Low-code/no-code platforms in general, and Workato in particular, have become highly popular over the last few years. The reason for this increasing popularity is enabling non-software developers to create automated flows (such as Workato Recipes), reducing repetitive manual work, and increasing productivity. Workato has an integrations directory that includes 1,000+ integrations to different SaaS applications and other enterprise services. These integrations, also known as connectors, allow easy connection to Workato to other services and to create powerful integrations without writing code. In addition, Workato includes pre-built recipes that even reduce the need for creating custom workflows with all the steps, and can help Workato users to unlock new use cases that they didn’t think of themselves, increasing the value of the platform.
While Workato is inherently secure, third-party vendors who have access to it through these methods can be a weak link. Inherently risky or over-privileged OAuth tokens, etc. can be exploited to gain the keys to the kingdom, placing Workato customers at risk of data breaches and account exposure. Supply chain access attacks against Workato are not properly covered by existing security approaches such as IdP (Identity Providers), CASB (Cloud Access Security Broker) and SSPM (SaaS Security Posture Management) solutions that focus on human-to-SaaS access controls and neglect the critical growing non-human SaaS-to-SaaS third-party integration layer.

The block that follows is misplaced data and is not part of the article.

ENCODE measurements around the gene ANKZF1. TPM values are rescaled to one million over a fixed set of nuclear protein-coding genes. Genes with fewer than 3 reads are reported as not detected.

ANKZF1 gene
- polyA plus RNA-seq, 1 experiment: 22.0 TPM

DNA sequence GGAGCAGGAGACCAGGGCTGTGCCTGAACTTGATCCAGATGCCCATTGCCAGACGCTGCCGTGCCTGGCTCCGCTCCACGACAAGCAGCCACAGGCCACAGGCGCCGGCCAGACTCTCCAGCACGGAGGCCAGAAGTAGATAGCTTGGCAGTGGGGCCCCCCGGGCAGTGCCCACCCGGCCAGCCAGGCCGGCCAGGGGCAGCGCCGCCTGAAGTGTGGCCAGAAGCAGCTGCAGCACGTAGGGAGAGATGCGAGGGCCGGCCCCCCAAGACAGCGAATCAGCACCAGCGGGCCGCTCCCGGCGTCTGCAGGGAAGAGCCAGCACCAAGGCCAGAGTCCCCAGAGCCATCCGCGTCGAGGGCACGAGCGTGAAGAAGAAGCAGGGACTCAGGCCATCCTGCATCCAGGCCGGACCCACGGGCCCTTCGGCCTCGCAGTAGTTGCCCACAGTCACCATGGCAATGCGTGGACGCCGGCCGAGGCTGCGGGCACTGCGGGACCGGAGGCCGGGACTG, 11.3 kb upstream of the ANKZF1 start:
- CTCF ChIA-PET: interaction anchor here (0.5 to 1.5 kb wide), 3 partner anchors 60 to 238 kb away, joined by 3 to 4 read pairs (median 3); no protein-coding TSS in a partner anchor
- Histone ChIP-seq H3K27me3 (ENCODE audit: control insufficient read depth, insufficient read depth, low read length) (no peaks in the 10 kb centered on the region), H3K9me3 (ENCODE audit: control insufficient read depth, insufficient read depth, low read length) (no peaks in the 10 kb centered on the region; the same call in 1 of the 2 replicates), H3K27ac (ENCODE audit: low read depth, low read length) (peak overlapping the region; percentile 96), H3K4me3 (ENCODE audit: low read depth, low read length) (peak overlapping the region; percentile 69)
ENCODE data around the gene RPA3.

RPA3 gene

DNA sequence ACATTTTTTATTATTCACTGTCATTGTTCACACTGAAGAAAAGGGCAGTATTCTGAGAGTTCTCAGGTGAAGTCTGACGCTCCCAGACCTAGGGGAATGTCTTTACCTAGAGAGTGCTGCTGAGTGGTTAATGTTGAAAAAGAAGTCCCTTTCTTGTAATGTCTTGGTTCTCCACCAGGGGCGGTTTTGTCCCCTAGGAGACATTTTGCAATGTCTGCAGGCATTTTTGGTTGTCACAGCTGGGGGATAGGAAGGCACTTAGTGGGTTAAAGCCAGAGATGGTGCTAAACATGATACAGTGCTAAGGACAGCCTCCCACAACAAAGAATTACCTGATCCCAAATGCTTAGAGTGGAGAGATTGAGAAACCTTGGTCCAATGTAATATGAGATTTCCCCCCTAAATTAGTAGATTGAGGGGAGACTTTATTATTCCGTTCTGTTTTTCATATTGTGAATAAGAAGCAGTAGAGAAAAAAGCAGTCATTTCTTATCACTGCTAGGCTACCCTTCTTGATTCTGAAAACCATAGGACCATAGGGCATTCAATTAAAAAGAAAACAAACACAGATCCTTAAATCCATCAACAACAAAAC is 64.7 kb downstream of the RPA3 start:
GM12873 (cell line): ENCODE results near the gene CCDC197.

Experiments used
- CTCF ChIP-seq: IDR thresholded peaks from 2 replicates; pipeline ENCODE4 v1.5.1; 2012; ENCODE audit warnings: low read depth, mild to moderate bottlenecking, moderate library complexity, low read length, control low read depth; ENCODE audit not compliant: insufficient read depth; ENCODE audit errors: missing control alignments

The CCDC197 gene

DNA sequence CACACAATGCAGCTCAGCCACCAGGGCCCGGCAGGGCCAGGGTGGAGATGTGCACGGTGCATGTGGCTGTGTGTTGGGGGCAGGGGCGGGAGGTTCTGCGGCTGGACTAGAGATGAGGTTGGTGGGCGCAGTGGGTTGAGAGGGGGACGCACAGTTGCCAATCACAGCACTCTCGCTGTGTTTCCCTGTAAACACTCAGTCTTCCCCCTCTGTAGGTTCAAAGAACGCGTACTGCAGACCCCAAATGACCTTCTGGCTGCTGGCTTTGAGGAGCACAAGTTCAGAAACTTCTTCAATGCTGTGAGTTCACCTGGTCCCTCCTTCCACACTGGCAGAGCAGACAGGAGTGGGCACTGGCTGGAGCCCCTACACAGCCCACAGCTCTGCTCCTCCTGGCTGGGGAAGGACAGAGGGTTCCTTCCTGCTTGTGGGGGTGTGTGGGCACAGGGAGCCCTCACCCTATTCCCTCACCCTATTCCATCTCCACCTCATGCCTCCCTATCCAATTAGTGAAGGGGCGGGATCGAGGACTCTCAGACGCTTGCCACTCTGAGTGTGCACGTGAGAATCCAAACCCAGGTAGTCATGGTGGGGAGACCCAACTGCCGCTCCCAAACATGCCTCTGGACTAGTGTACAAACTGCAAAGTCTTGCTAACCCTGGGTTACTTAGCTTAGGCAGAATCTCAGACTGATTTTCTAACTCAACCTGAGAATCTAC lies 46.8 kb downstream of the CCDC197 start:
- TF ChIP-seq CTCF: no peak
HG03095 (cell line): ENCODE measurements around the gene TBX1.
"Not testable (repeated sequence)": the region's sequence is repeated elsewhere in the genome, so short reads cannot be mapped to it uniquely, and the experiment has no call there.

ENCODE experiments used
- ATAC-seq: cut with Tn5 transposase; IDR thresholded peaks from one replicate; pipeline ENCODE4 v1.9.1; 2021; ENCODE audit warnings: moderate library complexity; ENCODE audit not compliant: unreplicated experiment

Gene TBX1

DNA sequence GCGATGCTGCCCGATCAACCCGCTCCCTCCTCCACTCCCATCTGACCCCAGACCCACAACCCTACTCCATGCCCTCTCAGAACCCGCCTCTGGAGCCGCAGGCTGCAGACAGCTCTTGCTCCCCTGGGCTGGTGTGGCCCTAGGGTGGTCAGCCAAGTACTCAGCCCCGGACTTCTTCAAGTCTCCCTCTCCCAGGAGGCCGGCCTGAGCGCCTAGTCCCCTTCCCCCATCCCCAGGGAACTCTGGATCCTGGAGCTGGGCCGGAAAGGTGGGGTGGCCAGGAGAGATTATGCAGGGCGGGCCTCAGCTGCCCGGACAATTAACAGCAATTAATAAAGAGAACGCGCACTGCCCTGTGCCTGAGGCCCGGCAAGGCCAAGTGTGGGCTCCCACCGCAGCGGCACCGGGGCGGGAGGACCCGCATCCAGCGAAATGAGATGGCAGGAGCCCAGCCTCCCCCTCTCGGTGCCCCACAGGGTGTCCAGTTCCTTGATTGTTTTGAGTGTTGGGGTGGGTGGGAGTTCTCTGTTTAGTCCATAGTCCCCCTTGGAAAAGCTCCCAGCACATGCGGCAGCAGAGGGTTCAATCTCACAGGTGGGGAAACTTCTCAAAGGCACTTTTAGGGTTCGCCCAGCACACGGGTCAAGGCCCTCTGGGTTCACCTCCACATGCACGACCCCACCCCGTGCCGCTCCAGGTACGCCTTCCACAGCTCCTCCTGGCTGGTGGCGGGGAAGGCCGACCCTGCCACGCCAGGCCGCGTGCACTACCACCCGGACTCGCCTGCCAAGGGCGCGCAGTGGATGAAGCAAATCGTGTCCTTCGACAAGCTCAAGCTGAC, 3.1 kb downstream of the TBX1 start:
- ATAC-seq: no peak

One of the risks that comes with a low-code/no-code platform such as Workato, Zapier, Make and others, is the lack of security and compliance governance for citizen application development procedures. Developers outside of the engineering organization, also known as citizen developers, that use Workato do not use the CI/CD pipelines where secure SDLC is usually enforced and therefore most existing application security tools and procedures do not apply to them. In addition, citizen developers usually are less aware of security risks and potential consequences and in many cases their development processes are more prone to errors and misconfigurations. As an example, the well known Microsoft Power Platform misconfiguration, led to the exposure of 38 million records that included personal information for COVID-19 contact tracing and vaccination appointments, social security numbers for job applicants, employee IDs, names, and email addresses. A different type of risk that is incorporated with low-code/no-code platforms is targeting their keys to the kingdom to steal and abuse the OAuth and API tokens they hold to multiple business critical apps. That way, attackers can leverage an existing connection in order to execute lateral movement attacks and expend their permissions until a sensitive resource is obtained from a business critical SaaS application. Lastly, another risk that arises from low-code/no-code platforms is automated data exfiltration, the same as happened and identified by Microsoft’s Response team in the past. Attackers were able to stay in customers' systems for more than 7 months and steal data under the radar at scale by leveraging built-in Microsoft Power Platform capabilities that were not properly monitored.